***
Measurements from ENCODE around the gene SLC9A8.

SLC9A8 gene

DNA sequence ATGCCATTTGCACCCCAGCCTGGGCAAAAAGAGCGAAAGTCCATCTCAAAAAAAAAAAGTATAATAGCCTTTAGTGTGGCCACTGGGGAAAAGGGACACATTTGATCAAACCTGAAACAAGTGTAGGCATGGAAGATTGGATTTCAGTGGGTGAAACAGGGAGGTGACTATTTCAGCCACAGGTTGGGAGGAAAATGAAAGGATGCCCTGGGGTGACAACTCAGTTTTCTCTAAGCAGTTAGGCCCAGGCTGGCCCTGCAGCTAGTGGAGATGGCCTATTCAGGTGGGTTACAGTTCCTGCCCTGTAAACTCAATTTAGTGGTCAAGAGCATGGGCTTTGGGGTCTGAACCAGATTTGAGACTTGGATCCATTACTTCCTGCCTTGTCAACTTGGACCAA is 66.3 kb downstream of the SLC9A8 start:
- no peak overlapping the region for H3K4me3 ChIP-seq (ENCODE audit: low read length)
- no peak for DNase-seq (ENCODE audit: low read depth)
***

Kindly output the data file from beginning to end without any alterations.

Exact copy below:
Measurements from ENCODE around the gene SLC9A8.

SLC9A8 gene

DNA sequence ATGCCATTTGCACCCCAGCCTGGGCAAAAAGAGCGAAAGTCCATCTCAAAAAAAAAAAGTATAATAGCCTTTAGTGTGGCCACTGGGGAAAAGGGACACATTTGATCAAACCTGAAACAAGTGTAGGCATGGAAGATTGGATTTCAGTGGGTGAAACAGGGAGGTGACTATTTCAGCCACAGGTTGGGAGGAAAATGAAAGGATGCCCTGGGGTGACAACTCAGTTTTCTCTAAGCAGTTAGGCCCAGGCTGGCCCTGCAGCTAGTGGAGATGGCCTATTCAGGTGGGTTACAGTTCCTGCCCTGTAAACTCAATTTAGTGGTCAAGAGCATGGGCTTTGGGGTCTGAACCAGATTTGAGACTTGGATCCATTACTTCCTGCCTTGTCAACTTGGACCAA is 66.3 kb downstream of the SLC9A8 start:
- no peak overlapping the region for H3K4me3 ChIP-seq (ENCODE audit: low read length)
- no peak for DNase-seq (ENCODE audit: low read depth)